Renal abscess and other serious acute complications of pyelonephritis are, fortunately, very rare in healthy children with ascending pyelonephritis. Renal abscesses are more commonly seen in children with hematogenous pyelonephritis, in those who are immunocompromised (115), and where infection occurs in an obstructed collecting system. Distinguishing between uncomplicated acute pyelonephritis and abscess is important because uncomplicated infection is typically treated with antibiotics alone, whereas an abscess usually requires surgical drainage (116).

Renal abscesses can be perirenal or intraparenchymal. Intraparenchymal abscesses appear as round or irregular cystic intrarenal structures, which may be uni-locular or multilocular. On sonography, abscesses typically contain echogenic purulent debris. Although CT remains the most widely used modality for the evaluation of complicated renal infections in children, as in adults (116,117), MRI is equally efficacious and would be the preferred modality in patients with a significantly impaired renal function or with a history of contrast allergy, in whom the use of iodi-nated contrast media may be contraindicated. CT and MRI can detect even small amounts of perinephric fluid. Careful monitoring of the clinical course of patients with such fluid is warranted to ensure that this fluid does not develop into a discrete abscess. If patients remain septic or febrile, close imaging follow-up is also critical. Sometimes, CT and MRI can suggest that perinephric fluid is infected. Debris within infected fluid may alter its attenuation or signal characteristics. Also, when contrast material is administered, an enhancing wall can often be seen around the fluid.

Both bacterial endotoxin and vesicoureteral reflux can produce transient dilatation of the renal collecting systems and ureters, mimicking obstructive renal collecting system and ureteral dilatation, or even pyonephrosis (when collecting system debris is also present). US, CT, and conventional MRI are not definitive in differentiating between an uninfected dilated collecting system and true pyonephrosis. Echogenic (as seen on US), high-attenuation (as seen on CT), or high-signal (as seen on MRI) debris in the renal collecting systems and ureters of children with pyelonephritis does not necessarily indicate either obstruction or pyonephrosis, even when the collecting system is dilated. Similarly, desquamated cells and crystalline material in chronically obstructed, but uninfected systems cannot necessarily be differentiated from purulent urine on standard imaging studies.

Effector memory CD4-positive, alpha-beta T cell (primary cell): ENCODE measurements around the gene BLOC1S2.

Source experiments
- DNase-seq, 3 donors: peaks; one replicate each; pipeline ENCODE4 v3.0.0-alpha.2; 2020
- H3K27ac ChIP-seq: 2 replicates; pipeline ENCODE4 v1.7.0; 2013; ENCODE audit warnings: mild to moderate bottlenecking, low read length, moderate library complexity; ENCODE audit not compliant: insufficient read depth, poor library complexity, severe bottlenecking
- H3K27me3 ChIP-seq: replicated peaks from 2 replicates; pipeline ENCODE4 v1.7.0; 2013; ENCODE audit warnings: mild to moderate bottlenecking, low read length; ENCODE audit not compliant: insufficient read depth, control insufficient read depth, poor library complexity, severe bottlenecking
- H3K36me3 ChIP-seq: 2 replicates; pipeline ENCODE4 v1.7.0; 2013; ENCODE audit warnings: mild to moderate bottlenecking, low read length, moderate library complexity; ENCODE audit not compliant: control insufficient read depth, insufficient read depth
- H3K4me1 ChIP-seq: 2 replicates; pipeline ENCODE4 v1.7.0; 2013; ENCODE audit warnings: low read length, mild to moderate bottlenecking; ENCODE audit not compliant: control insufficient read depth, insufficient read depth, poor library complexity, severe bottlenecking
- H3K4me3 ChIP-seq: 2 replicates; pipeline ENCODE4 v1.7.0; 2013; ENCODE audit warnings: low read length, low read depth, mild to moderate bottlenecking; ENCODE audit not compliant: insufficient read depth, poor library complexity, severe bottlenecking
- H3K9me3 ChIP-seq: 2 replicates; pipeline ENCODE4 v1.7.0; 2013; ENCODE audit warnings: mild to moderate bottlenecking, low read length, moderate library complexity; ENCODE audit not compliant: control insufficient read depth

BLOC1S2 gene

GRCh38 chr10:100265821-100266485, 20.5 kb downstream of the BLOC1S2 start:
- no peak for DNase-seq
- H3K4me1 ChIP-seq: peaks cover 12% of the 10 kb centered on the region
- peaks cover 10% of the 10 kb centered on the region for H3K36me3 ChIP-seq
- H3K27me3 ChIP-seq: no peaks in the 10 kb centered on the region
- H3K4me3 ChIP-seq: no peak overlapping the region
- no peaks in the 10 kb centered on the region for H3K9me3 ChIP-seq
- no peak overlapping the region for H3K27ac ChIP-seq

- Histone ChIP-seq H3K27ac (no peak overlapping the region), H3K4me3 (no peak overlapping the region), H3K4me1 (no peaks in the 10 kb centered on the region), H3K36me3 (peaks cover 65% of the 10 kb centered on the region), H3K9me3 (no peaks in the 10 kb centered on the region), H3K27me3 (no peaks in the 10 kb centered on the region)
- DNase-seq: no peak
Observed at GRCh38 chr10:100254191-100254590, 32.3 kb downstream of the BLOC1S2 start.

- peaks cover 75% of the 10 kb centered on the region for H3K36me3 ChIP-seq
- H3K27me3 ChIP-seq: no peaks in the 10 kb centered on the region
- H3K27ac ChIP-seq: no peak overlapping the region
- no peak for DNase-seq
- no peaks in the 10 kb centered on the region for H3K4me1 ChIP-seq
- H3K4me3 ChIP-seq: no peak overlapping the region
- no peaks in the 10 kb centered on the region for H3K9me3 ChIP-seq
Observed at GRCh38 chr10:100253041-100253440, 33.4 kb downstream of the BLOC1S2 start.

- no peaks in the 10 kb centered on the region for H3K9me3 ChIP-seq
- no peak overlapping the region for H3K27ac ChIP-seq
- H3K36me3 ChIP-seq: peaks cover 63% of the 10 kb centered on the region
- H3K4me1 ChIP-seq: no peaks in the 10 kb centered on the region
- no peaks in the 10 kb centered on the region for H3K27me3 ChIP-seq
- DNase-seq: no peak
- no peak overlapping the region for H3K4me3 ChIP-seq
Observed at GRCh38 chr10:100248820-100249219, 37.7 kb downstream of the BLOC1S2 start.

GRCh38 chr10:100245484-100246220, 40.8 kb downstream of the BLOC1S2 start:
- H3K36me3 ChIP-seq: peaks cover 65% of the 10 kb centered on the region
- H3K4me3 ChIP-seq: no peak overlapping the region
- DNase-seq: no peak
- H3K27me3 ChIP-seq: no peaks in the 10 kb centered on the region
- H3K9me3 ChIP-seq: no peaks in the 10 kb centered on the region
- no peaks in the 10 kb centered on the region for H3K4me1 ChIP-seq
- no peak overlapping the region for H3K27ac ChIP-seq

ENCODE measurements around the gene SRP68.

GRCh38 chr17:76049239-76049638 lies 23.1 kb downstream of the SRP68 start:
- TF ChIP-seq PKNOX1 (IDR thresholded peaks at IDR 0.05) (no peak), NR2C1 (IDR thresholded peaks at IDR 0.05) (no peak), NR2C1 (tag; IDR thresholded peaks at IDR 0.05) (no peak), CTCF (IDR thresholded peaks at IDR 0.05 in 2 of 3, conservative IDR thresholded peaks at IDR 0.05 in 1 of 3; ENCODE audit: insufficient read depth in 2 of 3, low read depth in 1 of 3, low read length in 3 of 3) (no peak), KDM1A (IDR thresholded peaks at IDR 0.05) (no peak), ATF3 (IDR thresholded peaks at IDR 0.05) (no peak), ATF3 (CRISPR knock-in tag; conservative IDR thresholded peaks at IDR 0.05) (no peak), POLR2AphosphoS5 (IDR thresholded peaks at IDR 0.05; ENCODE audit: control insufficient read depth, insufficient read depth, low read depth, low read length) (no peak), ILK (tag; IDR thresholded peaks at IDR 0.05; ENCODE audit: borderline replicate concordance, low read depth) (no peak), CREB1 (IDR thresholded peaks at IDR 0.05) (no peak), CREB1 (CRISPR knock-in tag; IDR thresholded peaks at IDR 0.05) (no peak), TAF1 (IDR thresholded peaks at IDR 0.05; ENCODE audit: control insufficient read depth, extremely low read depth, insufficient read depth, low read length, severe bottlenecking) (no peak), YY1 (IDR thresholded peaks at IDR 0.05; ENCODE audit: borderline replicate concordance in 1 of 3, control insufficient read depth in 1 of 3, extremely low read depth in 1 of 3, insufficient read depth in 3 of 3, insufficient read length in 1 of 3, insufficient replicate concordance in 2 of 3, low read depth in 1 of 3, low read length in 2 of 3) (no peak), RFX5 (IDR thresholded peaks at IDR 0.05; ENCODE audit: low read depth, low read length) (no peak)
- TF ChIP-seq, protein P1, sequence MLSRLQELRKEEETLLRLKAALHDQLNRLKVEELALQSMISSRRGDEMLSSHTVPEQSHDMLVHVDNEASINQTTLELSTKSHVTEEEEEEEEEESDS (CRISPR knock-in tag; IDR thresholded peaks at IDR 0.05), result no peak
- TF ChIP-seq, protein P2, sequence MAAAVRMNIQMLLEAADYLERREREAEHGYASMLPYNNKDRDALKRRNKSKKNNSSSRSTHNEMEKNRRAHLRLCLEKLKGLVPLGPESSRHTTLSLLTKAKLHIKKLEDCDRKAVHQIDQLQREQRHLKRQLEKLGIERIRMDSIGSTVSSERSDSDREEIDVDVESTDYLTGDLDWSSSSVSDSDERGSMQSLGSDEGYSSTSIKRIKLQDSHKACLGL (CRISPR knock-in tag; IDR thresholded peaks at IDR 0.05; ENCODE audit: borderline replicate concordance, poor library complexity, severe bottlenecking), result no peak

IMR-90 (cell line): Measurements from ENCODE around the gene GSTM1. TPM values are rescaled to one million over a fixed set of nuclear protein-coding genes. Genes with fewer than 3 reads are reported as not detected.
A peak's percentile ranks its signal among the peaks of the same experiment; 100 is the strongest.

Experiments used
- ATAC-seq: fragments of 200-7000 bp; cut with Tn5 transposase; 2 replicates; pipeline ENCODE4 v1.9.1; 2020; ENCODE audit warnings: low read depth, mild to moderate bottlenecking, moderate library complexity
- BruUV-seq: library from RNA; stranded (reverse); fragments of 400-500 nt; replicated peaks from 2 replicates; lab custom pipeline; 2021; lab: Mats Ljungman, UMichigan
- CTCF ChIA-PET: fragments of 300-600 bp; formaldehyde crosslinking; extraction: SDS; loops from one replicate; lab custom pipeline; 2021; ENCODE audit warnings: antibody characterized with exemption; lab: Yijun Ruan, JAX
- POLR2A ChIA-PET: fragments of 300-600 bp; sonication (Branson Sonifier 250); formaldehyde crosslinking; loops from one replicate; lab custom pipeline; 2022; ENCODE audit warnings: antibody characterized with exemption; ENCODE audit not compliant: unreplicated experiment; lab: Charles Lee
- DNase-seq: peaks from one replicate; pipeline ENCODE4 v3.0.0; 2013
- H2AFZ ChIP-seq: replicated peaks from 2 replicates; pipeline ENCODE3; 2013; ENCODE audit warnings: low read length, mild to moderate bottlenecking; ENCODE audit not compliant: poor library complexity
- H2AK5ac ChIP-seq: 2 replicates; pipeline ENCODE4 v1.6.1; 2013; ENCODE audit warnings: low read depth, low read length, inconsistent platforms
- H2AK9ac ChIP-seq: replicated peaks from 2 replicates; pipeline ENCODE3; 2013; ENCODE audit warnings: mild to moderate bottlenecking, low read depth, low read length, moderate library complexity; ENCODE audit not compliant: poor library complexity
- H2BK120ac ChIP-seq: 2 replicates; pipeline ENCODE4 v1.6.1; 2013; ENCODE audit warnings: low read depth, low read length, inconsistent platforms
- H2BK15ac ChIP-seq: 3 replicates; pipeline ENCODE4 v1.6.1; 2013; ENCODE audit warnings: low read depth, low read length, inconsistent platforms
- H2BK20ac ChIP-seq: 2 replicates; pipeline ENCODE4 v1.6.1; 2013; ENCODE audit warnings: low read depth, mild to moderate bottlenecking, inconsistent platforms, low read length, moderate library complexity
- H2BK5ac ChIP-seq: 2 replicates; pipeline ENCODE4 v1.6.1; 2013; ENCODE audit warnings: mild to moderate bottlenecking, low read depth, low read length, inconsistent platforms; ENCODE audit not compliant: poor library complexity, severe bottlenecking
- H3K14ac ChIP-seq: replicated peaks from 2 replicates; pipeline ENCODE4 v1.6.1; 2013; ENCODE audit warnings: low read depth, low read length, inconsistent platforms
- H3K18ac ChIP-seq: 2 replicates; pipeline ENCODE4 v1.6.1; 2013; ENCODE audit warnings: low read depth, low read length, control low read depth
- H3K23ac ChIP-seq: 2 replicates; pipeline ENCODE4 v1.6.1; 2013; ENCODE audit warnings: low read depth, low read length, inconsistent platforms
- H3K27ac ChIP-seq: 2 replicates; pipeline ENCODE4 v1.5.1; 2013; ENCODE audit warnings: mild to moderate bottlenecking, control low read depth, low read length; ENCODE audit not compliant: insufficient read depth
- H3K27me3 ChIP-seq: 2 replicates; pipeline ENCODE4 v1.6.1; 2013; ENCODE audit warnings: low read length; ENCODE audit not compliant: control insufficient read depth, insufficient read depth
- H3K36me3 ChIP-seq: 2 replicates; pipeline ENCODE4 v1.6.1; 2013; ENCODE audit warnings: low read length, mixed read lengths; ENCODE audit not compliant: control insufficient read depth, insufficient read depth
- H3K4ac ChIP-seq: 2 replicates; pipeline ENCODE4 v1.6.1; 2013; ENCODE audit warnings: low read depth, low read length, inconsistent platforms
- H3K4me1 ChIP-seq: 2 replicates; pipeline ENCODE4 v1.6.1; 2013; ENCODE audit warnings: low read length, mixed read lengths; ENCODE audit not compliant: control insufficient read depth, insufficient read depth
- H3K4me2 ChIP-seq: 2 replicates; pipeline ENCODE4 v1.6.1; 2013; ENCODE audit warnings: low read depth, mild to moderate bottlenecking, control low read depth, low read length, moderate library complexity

Diffusion-weighted MRI has been applied extensively in neuroimaging for evaluating patients with acute cerebral strokes and intracranial neoplasms and in demyelinating disorders, as well as in differentiating between cerebral abscess and cystic or necrotic neoplasms (118). Until recently, applications of diffusion-weighted imaging (DWI) have been quite limited outside of the central nervous system because of significant image degradation related to respiratory and cardiac motion. Ultrafast, single-shot echo planar imaging techniques now permit the application of DWI elsewhere in the body, including the urinary tract. By revealing the micromolecular motion of water within tissues, DWI provides information on the velocity and direction of movement of the water molecules in tissue under the influence of a diffusion gradient (119). Marked hyperintensity on diffusion-weighted sequences consistent with restricted diffusion has been reported in pyelonephritis and renal abscesses in animals and adult humans. Restricted diffusion in pyelonephritis is thought to be primarily a result of cytotoxic edema, as is the case in the central nervous system (119,120). However, intratubular inspissation of inflammatory cells might also be important. DWI also might be useful in differentiating between noninfected dilatation and pyonephrosis (119). Differences in the relative mobility or viscosity of water molecules in tissues create the contrast in DWI. Because pus is a thick, high-viscosity fluid consisting of water, inflammatory cells, necrotic tissue, and proteinaceous exu-dates causing a marked restriction of water proton mobility, the fluid in a renal abscess or pyonephrotic collecting system has a very low apparent diffusion coefficient (ADC). As a result, the fluid in the pyonephrotic collecting system has a very high signal intensity on diffusion-weighted images and relative signal hypointensity of ADC maps. Either acute or subacute hemorrhage into the collecting system or within a renal cyst can also produce a very high signal intensity because the very long T2 relaxation time of blood can mimic the appearance of purulent material. However, the ADC maps, which are free of this T2 effect, will differentiate between hemorrhage and pus. Nevertheless, at the current time, percutaneous puncture of the collecting system remains the only definitive procedure for the diagnosis or exclusion of pyonephrosis. In pyonephrosis and renal abscess, drainage is necessary and is usually accomplished percutaneously with US guidance. Although DWI is being utilized increasingly in pediatric neuroimaging, applications for this imaging approach in pediatric uroradiology are still limited.